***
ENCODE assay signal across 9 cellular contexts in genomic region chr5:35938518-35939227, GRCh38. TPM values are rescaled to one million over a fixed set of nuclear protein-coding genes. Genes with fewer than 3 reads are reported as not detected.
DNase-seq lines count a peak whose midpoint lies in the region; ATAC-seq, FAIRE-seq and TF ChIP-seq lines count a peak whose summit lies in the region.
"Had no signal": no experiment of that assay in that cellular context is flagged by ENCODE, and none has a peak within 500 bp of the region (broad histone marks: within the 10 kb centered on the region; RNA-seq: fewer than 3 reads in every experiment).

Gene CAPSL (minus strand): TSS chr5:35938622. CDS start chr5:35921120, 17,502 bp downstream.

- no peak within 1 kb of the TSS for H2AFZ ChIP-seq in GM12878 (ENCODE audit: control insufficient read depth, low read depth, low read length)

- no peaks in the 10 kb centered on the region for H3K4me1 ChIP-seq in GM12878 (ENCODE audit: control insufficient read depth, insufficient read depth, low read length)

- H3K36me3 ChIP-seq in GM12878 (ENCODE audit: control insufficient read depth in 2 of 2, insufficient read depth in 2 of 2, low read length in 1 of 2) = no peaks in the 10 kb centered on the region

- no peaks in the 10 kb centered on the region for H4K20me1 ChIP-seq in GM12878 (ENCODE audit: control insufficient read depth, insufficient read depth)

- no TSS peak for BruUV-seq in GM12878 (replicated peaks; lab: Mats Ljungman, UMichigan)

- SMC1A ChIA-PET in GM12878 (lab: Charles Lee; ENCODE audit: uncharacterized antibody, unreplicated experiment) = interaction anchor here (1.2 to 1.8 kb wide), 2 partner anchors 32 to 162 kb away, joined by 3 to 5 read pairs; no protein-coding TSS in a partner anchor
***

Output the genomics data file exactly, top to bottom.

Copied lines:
ENCODE assay signal across 9 cellular contexts in genomic region chr5:35938518-35939227, GRCh38. TPM values are rescaled to one million over a fixed set of nuclear protein-coding genes. Genes with fewer than 3 reads are reported as not detected.
DNase-seq lines count a peak whose midpoint lies in the region; ATAC-seq, FAIRE-seq and TF ChIP-seq lines count a peak whose summit lies in the region.
"Had no signal": no experiment of that assay in that cellular context is flagged by ENCODE, and none has a peak within 500 bp of the region (broad histone marks: within the 10 kb centered on the region; RNA-seq: fewer than 3 reads in every experiment).

Gene CAPSL (minus strand): TSS chr5:35938622. CDS start chr5:35921120, 17,502 bp downstream.

- no peak within 1 kb of the TSS for H2AFZ ChIP-seq in GM12878 (ENCODE audit: control insufficient read depth, low read depth, low read length)

- no peaks in the 10 kb centered on the region for H3K4me1 ChIP-seq in GM12878 (ENCODE audit: control insufficient read depth, insufficient read depth, low read length)

- H3K36me3 ChIP-seq in GM12878 (ENCODE audit: control insufficient read depth in 2 of 2, insufficient read depth in 2 of 2, low read length in 1 of 2) = no peaks in the 10 kb centered on the region

- no peaks in the 10 kb centered on the region for H4K20me1 ChIP-seq in GM12878 (ENCODE audit: control insufficient read depth, insufficient read depth)

- no TSS peak for BruUV-seq in GM12878 (replicated peaks; lab: Mats Ljungman, UMichigan)

- SMC1A ChIA-PET in GM12878 (lab: Charles Lee; ENCODE audit: uncharacterized antibody, unreplicated experiment) = interaction anchor here (1.2 to 1.8 kb wide), 2 partner anchors 32 to 162 kb away, joined by 3 to 5 read pairs; no protein-coding TSS in a partner anchor